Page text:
Seven of the relevant 24 complainants made allegations of physical aggression in varying degrees by unidentified members of staff; and one other former girl resident, who was in care, alleged that she had been indecently assaulted by an adolescent male fellow-patient. The remaining 16 made allegations against one or more of eight named members of the staff but ten of them named Z and only one other member of the staff (not Robert Williams) was the subject of allegations by more than two complainants.

In view of the continuing police investigation into allegations against Z whilst the Tribunal was sitting, we heard evidence from one complainant against him only (when his legal position was not clear to the Tribunal) and none from Z himself. 
It would be inappropriate, therefore, for us to make any further comment about the allegations save for the brief reference in the next paragraph and paragraph 20.23.

20.20 Allegations of sexual abuse have been made against four members of the staff, including Z and Robert Williams, but they do not suggest a pattern of such abuse amongst the staff, bearing in mind the length of the period under review.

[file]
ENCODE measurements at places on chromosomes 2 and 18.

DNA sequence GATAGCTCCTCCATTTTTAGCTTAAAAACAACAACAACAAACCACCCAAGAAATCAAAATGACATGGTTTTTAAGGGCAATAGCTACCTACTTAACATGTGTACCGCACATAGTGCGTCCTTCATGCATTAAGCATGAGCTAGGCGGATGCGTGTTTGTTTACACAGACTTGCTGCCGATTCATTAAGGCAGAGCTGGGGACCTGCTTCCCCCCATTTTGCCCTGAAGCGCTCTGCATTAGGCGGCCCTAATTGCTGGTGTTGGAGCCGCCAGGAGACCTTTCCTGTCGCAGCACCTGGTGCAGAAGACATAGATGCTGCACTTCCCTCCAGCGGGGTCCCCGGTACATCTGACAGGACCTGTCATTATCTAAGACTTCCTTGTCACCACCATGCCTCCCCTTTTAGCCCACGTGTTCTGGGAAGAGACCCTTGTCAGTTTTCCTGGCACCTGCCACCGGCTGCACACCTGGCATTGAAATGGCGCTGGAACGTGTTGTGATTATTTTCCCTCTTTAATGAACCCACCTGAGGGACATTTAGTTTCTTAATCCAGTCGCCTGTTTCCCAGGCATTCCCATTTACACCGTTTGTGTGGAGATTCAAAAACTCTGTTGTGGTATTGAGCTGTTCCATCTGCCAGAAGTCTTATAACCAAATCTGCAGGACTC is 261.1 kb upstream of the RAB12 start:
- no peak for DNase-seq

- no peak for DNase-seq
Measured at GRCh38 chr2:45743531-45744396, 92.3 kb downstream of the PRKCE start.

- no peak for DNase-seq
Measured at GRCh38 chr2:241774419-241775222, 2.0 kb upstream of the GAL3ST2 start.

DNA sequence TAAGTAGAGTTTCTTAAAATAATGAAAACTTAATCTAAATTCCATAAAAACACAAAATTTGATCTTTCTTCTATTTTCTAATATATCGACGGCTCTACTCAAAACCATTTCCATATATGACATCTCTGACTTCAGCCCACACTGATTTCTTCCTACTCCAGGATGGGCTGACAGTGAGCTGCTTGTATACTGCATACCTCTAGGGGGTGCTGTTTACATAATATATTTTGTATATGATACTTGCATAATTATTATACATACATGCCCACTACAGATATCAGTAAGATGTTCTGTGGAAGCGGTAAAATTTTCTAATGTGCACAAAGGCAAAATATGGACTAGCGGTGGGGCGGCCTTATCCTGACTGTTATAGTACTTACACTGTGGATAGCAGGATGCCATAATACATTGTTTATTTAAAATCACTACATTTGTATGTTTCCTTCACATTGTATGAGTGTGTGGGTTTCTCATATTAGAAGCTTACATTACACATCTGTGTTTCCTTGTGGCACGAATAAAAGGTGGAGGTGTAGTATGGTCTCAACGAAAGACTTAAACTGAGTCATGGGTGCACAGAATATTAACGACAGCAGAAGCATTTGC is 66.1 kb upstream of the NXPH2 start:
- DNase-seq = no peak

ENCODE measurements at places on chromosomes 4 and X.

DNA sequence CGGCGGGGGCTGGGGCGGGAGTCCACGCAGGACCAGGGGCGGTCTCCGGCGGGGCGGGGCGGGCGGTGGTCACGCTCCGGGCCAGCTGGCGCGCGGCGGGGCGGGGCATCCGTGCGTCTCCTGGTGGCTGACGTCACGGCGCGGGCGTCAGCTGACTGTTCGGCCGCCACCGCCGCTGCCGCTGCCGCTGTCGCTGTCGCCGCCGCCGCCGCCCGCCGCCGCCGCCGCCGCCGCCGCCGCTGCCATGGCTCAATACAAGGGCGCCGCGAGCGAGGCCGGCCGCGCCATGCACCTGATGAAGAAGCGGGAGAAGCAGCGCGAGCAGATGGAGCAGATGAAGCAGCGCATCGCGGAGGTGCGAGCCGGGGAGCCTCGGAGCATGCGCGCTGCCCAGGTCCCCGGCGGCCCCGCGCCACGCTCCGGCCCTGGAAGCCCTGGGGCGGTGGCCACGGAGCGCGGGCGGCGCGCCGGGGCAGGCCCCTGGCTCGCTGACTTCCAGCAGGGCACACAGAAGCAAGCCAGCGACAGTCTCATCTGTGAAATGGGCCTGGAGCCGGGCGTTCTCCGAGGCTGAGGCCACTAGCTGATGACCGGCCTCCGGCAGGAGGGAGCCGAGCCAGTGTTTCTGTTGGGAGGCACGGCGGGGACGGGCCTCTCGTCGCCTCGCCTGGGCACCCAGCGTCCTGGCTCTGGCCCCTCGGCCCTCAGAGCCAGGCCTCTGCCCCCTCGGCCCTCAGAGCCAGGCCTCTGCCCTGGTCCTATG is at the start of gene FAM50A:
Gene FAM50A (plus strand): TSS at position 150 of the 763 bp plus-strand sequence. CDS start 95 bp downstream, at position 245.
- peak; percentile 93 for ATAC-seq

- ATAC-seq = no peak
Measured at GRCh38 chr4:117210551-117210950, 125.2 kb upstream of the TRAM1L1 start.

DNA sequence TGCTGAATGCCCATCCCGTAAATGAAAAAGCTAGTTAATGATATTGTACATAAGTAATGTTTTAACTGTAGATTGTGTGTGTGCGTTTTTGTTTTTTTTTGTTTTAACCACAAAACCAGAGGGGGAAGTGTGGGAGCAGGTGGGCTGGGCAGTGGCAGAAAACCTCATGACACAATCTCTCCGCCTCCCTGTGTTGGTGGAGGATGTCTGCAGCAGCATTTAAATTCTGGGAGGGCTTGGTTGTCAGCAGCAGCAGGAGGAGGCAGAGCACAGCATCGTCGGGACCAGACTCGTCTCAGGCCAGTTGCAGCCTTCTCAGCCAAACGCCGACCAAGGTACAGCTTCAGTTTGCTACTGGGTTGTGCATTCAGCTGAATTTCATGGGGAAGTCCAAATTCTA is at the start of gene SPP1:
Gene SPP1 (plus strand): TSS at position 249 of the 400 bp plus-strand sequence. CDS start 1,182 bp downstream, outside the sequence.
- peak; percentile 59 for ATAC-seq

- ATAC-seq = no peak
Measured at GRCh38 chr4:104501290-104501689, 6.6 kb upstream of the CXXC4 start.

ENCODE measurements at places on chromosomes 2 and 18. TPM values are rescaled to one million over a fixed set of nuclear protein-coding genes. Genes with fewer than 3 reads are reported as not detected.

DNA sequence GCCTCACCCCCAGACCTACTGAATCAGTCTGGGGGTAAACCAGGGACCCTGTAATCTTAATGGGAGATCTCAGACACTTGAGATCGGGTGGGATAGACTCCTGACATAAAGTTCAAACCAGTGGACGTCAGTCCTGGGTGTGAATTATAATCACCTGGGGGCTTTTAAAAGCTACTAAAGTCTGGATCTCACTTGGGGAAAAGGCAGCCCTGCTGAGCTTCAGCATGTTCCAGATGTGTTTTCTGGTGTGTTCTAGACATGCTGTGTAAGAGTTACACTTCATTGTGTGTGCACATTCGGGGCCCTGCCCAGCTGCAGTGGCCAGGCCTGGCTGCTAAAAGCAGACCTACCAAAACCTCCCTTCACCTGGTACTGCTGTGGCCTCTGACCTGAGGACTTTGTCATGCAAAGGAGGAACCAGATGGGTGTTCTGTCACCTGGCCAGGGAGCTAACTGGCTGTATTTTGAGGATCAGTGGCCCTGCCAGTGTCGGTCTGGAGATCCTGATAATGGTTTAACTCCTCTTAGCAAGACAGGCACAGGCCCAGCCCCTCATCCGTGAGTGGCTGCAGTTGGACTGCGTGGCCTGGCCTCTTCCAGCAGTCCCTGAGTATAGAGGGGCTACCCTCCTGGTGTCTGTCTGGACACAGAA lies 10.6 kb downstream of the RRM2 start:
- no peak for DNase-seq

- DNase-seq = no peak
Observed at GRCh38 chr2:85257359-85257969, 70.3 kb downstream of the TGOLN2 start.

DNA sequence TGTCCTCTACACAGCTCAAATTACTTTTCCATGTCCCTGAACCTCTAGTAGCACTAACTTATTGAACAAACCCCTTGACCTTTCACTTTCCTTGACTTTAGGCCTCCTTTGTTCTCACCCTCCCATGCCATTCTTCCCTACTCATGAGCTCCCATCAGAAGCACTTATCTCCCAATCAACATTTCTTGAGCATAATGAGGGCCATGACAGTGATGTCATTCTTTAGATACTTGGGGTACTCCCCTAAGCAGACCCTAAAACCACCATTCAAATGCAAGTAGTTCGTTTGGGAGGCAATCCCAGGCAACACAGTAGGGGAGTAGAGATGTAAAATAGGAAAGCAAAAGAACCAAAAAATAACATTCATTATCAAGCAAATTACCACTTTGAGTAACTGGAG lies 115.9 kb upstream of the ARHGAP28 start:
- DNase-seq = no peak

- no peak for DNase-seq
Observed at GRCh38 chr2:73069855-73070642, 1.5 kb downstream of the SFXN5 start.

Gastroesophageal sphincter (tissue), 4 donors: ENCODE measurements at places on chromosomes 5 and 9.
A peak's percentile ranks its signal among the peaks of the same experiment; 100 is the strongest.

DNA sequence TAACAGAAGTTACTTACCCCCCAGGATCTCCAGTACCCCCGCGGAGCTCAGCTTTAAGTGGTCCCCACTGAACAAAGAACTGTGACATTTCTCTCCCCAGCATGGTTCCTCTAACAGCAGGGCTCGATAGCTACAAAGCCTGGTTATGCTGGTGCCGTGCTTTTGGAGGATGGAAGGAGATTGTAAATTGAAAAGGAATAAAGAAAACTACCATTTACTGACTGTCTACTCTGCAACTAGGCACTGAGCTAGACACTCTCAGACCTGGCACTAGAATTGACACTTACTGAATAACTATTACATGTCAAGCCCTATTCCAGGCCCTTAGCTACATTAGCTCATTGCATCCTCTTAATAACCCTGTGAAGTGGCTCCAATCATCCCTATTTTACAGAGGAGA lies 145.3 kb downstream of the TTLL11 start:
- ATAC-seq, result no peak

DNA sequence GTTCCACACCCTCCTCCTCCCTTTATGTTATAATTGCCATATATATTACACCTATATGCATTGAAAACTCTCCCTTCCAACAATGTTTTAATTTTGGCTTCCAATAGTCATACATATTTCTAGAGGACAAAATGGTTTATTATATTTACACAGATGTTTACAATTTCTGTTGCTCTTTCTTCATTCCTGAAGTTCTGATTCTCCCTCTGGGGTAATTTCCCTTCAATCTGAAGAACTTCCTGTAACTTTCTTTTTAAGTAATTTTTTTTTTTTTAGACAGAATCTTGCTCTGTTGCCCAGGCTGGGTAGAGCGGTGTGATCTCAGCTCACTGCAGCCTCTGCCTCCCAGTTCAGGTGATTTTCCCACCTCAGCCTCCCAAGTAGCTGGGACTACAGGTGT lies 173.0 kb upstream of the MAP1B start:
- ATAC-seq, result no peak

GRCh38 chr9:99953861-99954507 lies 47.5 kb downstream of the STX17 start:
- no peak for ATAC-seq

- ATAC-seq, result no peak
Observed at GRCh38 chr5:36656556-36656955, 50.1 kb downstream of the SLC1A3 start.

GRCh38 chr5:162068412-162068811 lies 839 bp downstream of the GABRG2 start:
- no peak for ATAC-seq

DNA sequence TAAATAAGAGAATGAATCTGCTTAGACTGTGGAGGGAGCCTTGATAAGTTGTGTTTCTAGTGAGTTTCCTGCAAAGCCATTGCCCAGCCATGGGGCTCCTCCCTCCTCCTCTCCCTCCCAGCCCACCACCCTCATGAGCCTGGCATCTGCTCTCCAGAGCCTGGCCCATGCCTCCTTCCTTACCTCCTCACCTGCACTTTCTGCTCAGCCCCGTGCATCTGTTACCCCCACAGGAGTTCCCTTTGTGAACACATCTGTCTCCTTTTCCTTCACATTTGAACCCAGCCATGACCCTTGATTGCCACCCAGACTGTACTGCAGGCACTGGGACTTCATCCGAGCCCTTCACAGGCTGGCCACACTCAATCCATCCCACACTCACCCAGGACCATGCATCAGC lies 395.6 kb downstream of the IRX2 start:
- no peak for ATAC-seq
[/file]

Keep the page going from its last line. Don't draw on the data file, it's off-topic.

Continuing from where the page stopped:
They are allegations of sexual abuse in different forms committed by individuals separately from one another. 
Half of the allegations against Z are of this type of misconduct and they remain to be adjudicated upon; and the only sexual allegations against Robert Williams are those of P, in respect of which he has been convicted. 
As for the other two members of staff, one is alleged to have been guilty of indecent "groping" in 1978/1979 by a girl patient then 13 years old, who did not report the matter; the other is alleged to have committed buggery with a 17 years old male patient in 1979/1980, but the allegation did not come to light until the complainant was interviewed by the police in August 1992. 
A decision not to prosecute the alleged offender was taken in the autumn of 1993.

The Tribunal received evidence in the end from 14 of the former patients of Gwynfa, of whom three gave oral evidence. These three were P, A and the witness who made allegations against Z so that not a great deal can be added here. None of them was in care at the time of his or her stay at Gwynfa but A was received into care later in his youth and the third was in and out of care. 
P did not make any other complaint about conditions at Gwynfa. She had been abused earlier by another man when she was ten years old and suffered from low self esteem; she had cut herself, made herself sick and taken overdoses before her admission to Gwynfa. However, she found the staff at Gwynfa approachable. 
There was a complaints system but she thought it was for more trivial things such as arguments and she did not feel able to resort to it in respect of Robert Williams' conduct.